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Latin Squares

Stage: 3, 4 and 5
Article by Toni Beardon

A Latin square of order n is an array of n symbols in which each symbol occurs exactly once in each row and exactly once in each column. See the interactivity Teddy Town for some examples of Latin squares.

Construct some Latin squares for yourself and see how many different arrangements you can find for each value of n. Two Latin squares are essentially the same, the mathematical term is isomorphic, if one can be transformed into the other by re-naming the elements or by interchanging rows or interchanging columns.

Latin square with row 1 =1,2,3; row 2 = 3,1,2; row 3=2,3,1.

For example the coloured discs in this illustration form a Latin square of order 3. This Latin square is isomorphic to the square with the symbols B, R and G and to the square with symbols 1, 2 and 3.

An interactivity can be found in http://www.cut-the-knot.org/arithmetic/latin.shtml .

Latin squares of all orders $m> 2$ can be constructed using modular arithmetic as in this example for $m=5$. The entry $S_{i,j}$ in row $i$ column $j$ is given by $S_{i,j}=i+j$ (mod $5$), where this is defined to be the remainder when the sum $i+j$ is divided by $5$.

Table 1

For example the entry in the 4th row and 3rd column is given by $S_{4,3}=4+3$ (mod $5$) $=7$ (mod $5$) $=2$.

The same arrays can be found by simply cycling the elements so this method becomes more useful when solving problems involving combinations of two Latin squares.

Two Latin squares are said to be orthogonal if they can be combined cell by cell so that each cell consists of a different pair of symbols.

The two Latin squares of order 3, given in paragraph three above are not orthogonal because in the first row and first column the combination is B1 and the same combination occurs in the second row and second column. However the Latin squares on the right are orthogonal.


You can construct orthogonal Latin squares $S_{i,j}$ and $T_{i,j}$ of prime order $m$ where the $S_{i,j}=s i+j$ (mod $m$) and $T_{i,j}=t i+j$ (mod $m$) and $s$ is not equal to $t$. For example here are orthogonal Latin squares of order $7$ taking $s=1$ and $t=2$.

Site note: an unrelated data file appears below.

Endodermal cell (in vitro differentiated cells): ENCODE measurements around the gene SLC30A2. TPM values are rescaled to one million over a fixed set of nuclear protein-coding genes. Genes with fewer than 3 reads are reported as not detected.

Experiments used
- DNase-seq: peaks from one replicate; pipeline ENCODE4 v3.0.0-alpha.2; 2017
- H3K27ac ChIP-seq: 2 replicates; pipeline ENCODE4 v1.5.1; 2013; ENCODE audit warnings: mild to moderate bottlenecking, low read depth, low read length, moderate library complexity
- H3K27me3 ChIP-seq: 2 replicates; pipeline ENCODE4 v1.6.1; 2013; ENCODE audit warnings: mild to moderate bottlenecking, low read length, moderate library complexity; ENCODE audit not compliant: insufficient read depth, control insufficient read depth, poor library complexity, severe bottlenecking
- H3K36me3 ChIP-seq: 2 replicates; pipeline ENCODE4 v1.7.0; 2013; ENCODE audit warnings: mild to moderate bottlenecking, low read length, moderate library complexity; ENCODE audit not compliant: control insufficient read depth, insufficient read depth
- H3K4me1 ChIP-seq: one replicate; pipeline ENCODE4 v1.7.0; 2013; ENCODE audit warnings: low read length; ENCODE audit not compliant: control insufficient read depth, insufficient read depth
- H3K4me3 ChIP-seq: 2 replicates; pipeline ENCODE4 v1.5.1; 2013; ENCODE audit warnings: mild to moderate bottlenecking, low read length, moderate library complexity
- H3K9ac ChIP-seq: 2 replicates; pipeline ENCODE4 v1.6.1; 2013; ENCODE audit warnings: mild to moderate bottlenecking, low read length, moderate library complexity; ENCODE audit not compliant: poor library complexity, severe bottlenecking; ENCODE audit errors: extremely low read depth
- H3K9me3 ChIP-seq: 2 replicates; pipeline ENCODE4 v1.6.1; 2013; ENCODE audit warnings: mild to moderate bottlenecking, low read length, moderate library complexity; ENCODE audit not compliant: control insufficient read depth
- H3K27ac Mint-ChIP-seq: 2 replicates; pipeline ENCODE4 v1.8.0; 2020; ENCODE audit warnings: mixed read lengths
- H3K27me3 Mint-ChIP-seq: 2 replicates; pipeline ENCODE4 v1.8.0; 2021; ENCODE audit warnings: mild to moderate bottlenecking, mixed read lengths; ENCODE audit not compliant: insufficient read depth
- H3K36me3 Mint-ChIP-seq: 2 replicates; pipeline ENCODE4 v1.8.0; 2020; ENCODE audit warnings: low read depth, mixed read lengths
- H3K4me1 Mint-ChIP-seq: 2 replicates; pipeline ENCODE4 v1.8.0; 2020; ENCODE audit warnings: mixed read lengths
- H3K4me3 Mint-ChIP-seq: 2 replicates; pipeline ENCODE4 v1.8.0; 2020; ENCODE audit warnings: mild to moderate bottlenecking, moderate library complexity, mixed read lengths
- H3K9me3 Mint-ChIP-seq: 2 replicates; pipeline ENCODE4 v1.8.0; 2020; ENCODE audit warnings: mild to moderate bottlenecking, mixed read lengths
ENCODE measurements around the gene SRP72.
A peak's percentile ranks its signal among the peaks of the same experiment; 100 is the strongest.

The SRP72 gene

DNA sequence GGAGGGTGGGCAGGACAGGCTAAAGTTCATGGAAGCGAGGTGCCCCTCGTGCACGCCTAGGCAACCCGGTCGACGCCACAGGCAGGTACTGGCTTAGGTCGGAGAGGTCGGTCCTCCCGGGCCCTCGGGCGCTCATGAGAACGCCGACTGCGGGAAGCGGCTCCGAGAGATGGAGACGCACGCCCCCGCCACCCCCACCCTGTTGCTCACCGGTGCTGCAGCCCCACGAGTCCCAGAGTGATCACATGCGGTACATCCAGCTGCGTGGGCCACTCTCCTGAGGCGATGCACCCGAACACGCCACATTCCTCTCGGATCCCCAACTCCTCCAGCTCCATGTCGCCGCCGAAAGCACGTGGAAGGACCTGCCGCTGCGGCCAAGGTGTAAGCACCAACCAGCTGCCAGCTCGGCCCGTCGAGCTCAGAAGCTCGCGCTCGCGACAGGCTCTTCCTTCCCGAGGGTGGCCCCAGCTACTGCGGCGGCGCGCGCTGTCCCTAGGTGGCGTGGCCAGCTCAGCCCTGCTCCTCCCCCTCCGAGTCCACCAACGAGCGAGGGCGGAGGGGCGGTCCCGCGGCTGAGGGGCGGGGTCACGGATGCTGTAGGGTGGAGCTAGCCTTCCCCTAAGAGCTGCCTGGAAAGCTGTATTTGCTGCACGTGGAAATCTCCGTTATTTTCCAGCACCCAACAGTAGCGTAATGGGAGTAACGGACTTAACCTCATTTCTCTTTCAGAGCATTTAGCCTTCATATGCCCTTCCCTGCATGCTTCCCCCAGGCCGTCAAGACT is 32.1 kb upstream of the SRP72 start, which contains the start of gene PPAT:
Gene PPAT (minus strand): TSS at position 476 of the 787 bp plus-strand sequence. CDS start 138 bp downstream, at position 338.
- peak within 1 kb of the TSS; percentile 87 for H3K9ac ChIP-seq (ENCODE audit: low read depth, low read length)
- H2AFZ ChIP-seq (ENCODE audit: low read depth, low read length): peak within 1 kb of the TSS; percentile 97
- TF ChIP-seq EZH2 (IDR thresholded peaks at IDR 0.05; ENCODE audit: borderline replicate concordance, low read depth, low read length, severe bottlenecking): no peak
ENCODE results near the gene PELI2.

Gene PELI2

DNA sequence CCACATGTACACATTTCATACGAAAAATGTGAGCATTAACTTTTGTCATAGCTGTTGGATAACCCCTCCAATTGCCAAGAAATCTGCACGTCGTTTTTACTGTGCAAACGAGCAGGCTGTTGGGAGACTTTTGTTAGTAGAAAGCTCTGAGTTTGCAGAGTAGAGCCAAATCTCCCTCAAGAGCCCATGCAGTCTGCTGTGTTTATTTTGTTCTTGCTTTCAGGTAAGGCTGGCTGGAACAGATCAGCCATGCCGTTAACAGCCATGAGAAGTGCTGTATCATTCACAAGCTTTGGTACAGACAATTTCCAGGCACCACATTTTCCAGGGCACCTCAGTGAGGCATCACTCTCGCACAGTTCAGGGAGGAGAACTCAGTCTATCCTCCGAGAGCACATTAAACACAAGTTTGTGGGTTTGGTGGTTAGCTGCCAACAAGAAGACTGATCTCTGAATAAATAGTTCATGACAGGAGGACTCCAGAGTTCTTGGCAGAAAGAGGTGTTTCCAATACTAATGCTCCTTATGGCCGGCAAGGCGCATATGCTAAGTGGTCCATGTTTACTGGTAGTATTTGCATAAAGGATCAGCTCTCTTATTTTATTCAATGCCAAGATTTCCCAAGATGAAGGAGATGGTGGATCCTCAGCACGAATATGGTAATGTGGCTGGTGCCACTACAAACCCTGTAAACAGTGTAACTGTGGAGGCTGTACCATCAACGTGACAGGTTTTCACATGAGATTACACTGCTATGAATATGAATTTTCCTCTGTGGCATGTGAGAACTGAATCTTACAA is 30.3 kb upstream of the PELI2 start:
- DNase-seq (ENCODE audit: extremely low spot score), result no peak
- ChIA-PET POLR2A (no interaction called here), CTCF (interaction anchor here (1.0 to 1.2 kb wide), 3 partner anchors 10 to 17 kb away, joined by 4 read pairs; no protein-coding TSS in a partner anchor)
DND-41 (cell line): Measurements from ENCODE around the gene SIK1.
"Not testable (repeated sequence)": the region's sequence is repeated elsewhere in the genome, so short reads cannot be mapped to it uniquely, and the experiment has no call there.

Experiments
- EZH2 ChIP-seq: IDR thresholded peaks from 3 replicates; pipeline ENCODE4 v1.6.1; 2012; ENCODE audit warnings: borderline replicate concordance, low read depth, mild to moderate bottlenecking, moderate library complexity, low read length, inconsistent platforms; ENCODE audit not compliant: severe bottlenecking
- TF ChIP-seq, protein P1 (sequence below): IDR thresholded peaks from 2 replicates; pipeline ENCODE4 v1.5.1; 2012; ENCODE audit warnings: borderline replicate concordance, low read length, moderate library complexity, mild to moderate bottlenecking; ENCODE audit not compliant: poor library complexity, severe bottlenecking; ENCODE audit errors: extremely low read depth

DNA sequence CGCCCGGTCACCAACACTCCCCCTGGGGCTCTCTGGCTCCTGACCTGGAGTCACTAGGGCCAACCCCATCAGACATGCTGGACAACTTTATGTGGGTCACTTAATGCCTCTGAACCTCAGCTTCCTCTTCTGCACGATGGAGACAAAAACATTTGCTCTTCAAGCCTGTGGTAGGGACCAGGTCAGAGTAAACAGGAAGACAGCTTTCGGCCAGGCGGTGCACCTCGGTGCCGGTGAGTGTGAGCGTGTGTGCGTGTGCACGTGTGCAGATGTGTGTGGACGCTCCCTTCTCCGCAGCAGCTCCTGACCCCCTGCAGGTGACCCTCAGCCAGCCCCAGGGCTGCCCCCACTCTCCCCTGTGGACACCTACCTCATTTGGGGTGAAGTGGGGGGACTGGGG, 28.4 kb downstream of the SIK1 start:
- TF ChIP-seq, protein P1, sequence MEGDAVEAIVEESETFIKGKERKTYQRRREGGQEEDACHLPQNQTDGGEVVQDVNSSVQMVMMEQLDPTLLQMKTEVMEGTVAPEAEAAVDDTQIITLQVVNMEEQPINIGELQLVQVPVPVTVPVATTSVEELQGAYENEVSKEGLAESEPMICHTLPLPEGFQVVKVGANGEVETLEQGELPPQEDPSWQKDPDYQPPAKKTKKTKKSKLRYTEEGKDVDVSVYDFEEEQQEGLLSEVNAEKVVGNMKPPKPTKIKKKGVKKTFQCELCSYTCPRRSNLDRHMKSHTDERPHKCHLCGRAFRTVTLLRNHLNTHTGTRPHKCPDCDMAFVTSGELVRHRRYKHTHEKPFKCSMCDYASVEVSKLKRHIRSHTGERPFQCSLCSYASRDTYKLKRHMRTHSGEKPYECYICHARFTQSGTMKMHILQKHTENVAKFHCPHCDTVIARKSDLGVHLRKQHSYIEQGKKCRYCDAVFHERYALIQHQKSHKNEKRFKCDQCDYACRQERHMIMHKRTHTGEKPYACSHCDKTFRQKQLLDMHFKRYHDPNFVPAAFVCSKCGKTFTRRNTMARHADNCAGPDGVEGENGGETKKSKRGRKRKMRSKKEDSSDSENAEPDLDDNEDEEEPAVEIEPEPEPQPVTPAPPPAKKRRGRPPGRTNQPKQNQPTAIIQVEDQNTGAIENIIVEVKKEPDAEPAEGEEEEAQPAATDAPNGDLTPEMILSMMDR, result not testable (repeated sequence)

Table 2

Honour Cards

Try making orthogonal Latin squares for yourself using the honour cards (Ace, King, Queen, Jack) from a standard pack of playing cards. First ignore the suits altogether and concentrate on arranging the 4 by 4 array so that each row and column has an Ace, a King, a Queen and a Jack in it, or equivalently so that no row or column has two Aces, or two Kings etc. Note down the arrangement.

Now concentrate on the suits and ignore the pictures and note down the arrangement of the suits. Because each card is different, that is all the combinations are different, for example Ace of Spades, Ace of Hearts, Ace of Diamonds and Ace of Clubs, the Latin square of 'suits' is necessarily orthogonal to the Latin square of 'pictures'.

In 1783 Euler made a conjecture about orthogonal Latin squares and it took nearly 200 years for mathematicians to prove that orthogonal Latin squares exist for all orders except 2 and 6.

How many different solutions can you find to the following problem that was originally posed by Euler?

"Arrange 25 officers, each having one of five different ranks and belonging to one of five different regiments, in a square formation 5 by 5, so that each row and each file contains just one officer of each rank and just one from each regiment."

The corresponding problem with 36 officers of six different ranks and belonging to six different regiments cannot be solved although for 49 officers it is easy to solve as shown above.